Business, Growth

How Well Do You Really Know Your Customers?

All businesses go through 4 distinct stages of growth. In the early start-up days everyone is thinking on their feet, few formal processes are in place and sales funnels are still being constructed. Then the business enters the growth stage where things become more formalised and client relationships are maturing into the three to four-year mark. Staff are more secure, and turnover is decreasing.

Next is into the maturity phase, growing by about 5% annually with early employees entrenched with 8 – 10 years’ tenure. This is the stage where you feel most secure, with operations being predictable and revenue steady. But it is also the most critical period in your company’s life as this is when complacency may set in. This leads to the last growth stage for a business – renewal or decline.

Renewal equals customer growth

Your business’s final growth stage must start with identifying what customer value is still untapped in the business. The Pareto Principle or 80/20 Rule, says that 80% of your business wealth will come from 20% of your customer base. Since it costs 10 times more to acquire new clients than to sell to the ones you already have, focusing on existing clients should be a no-brainer.

To talk to and retain these all important existing clients, it is essential to provide value through the entire customer lifecycle; from when you acquire them to engaging them in meaningful conversations to retaining them by continually providing value – ultimately turning them into brand advocates.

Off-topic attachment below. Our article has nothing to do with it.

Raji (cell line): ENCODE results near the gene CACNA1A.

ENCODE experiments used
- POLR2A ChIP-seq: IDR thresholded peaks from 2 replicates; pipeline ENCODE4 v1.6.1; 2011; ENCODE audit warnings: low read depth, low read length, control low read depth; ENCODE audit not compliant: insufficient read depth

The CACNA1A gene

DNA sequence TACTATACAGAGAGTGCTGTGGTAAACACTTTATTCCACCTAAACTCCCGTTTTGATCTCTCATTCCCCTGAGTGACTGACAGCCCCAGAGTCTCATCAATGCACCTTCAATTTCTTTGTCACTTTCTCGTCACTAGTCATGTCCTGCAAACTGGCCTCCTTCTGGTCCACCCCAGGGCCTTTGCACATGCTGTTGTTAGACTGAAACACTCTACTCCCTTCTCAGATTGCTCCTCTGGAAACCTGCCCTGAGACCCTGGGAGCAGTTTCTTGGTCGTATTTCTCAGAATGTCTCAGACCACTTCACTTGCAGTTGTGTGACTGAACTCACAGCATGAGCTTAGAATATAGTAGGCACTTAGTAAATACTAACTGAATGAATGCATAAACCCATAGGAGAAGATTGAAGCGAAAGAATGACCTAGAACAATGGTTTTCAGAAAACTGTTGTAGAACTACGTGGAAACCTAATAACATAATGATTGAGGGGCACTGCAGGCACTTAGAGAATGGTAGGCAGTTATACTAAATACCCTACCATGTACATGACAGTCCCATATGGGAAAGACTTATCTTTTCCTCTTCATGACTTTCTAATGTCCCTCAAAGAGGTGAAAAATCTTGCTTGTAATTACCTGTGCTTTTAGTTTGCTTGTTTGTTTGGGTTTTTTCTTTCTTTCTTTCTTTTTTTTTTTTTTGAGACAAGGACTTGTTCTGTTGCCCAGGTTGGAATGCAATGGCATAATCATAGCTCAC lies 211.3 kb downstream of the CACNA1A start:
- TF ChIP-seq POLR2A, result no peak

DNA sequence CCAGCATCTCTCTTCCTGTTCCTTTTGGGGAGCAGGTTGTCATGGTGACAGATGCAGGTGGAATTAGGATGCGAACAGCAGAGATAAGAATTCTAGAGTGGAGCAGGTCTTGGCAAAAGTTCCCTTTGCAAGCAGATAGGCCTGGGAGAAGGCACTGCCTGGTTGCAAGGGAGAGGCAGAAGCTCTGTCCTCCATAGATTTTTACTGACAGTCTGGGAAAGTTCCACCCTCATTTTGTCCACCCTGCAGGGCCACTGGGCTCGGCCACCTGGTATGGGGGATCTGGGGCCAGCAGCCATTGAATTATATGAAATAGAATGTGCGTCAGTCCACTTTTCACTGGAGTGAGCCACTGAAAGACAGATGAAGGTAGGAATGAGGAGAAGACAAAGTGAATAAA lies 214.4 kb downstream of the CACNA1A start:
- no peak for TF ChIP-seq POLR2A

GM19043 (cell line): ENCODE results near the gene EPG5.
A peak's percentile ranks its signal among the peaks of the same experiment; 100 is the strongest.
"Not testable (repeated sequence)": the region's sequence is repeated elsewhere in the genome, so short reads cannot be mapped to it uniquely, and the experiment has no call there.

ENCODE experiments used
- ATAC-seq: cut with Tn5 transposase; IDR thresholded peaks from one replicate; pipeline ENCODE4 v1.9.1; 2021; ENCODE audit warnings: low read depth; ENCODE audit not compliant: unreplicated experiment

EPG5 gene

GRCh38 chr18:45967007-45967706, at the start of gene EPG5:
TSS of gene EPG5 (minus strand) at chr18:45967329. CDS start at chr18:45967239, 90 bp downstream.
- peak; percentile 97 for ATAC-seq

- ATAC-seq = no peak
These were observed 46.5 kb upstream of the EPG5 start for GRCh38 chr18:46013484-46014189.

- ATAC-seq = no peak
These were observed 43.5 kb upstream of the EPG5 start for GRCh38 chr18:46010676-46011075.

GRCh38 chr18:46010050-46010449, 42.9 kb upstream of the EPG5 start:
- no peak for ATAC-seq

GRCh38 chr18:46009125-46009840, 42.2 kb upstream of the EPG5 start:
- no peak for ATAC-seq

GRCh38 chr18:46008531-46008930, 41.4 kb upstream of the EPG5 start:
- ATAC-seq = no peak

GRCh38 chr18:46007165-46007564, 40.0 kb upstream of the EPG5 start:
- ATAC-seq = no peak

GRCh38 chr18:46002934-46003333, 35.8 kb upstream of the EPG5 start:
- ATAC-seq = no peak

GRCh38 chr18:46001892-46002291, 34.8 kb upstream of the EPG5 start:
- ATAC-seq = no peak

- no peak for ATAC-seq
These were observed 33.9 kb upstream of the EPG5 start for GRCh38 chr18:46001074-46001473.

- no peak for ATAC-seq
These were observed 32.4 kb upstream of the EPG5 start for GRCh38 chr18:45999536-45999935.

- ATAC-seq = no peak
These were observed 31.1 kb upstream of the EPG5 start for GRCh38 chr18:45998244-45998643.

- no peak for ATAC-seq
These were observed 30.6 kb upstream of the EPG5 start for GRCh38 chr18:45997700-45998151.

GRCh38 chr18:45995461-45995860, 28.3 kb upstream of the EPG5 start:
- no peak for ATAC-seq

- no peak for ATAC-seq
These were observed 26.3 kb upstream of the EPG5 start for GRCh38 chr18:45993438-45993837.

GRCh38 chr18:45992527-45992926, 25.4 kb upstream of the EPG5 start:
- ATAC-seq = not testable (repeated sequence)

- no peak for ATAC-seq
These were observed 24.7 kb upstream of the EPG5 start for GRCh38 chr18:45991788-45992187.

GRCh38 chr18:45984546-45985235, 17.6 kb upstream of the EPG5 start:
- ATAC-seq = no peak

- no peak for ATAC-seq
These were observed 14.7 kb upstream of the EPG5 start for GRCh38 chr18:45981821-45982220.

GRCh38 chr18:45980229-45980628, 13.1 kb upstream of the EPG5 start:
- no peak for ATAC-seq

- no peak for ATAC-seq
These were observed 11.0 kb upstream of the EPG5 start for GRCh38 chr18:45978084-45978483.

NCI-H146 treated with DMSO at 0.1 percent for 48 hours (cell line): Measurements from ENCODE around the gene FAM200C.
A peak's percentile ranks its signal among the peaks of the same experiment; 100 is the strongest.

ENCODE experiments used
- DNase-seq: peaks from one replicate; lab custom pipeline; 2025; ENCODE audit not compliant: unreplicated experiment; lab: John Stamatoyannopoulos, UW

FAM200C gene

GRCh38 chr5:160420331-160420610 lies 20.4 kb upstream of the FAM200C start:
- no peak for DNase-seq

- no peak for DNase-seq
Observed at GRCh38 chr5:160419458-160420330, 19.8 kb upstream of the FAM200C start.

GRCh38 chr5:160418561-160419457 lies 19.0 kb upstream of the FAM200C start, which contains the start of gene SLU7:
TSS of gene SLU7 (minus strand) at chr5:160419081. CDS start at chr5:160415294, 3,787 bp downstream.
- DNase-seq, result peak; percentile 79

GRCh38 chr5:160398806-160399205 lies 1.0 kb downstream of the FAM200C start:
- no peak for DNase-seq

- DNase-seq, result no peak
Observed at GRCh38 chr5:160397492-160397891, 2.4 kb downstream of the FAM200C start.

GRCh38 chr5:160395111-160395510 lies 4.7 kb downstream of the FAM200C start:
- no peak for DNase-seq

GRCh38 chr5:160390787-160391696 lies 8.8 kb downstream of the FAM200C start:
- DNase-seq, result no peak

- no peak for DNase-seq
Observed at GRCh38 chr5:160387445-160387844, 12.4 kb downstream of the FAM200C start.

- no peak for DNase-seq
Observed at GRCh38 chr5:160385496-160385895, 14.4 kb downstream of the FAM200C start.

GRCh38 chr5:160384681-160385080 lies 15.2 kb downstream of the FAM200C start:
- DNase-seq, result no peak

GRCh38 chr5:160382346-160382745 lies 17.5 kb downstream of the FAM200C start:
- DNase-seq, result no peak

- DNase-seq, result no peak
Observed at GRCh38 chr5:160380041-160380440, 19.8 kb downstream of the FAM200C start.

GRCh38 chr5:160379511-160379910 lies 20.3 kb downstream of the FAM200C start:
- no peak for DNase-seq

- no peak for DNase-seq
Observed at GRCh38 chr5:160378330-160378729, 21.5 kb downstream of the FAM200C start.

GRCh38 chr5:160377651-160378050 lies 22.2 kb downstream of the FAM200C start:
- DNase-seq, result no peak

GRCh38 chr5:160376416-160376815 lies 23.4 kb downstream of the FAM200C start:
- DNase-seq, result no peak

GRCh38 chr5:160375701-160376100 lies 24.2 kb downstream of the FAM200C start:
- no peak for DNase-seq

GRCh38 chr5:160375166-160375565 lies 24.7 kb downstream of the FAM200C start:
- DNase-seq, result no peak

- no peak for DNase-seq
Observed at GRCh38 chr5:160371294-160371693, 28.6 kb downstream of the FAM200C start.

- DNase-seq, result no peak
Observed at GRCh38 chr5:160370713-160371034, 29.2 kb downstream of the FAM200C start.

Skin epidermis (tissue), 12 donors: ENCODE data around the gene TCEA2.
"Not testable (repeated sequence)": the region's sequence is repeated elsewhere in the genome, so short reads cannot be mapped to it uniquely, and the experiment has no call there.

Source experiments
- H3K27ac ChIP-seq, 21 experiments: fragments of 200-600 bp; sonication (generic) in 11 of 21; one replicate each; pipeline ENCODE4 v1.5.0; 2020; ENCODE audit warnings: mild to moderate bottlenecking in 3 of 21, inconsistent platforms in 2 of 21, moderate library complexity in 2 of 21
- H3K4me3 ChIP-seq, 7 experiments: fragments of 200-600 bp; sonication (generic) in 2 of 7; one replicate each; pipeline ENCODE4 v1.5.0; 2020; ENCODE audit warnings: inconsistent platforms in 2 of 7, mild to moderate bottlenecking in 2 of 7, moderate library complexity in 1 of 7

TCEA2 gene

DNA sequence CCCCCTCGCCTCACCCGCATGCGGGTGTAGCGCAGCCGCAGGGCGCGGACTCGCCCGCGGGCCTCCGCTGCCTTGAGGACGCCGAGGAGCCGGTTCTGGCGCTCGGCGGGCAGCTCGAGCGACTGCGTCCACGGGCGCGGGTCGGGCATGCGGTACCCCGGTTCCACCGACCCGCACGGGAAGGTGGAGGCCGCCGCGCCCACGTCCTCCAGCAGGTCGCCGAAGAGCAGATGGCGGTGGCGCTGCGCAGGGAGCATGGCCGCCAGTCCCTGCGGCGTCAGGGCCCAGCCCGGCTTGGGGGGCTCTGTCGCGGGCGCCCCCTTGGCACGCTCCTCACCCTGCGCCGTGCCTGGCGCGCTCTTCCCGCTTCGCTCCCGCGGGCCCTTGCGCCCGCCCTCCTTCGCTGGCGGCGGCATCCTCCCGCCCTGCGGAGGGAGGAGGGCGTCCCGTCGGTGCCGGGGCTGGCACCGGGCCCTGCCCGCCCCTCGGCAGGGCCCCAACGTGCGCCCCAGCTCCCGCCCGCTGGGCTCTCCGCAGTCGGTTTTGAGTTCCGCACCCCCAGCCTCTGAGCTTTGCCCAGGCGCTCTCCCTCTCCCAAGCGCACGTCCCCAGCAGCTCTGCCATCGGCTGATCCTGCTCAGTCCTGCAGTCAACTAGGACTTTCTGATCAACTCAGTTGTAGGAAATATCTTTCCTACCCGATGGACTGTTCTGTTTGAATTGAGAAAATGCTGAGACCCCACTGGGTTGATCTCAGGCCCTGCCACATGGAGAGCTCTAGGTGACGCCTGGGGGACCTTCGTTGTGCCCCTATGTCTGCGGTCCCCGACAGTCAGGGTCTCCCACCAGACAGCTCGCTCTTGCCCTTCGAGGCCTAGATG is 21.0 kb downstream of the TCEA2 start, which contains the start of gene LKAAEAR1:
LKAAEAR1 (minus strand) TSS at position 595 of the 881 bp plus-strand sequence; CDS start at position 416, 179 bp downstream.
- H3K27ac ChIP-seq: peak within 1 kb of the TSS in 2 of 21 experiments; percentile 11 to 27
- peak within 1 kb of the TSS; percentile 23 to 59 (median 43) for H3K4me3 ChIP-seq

Key relationships not just transactions

Engaging with your customers this way moves you away from a transactional approach to a more long-term partnership. But to do this your clients need to trust your company. Not just the sales team, but everyone at every touch-point. I have found this to be especially true for the B2B market. Clients want to do business with a business that continuously adds value to them – not taking their account for granted and making them feel that their business is important.

This more long-term approach means greater value to the right clients, in the right ways at the right times. Collectively, the long-term effect should result in greater customer retention, preventing churn and attrition, turning your clients into loyal advocates. So it is vital to have an ongoing and robust helicopter view of your clients’ sentiment. Don’t put your head in the sand. Be brave, ask the tough questions and then listen to the answers.

It’s not just up to Sales

Identifying who you regard as key clients must be done carefully with clear criteria, leaving you with a core group (your 20%) that is a manageable size. Implementing a more customer-focused approach is a different way of doing business and will require buy-in and advocacy from the highest levels within your organisation.

There will need to be acknowledgement and agreement to work differently with certain priority clients. If a key account is promised priority access to urgent products or service, Operations will need to provide it, not Sales.

Protecting your business against decline can most simply be done by growing value that is already in your business, both by investing in staff and by growing revenue from your key clients, renewing not only your business strategy but also your relationship with the people that enable you to do business.

Source: Entrepreneur Magazine

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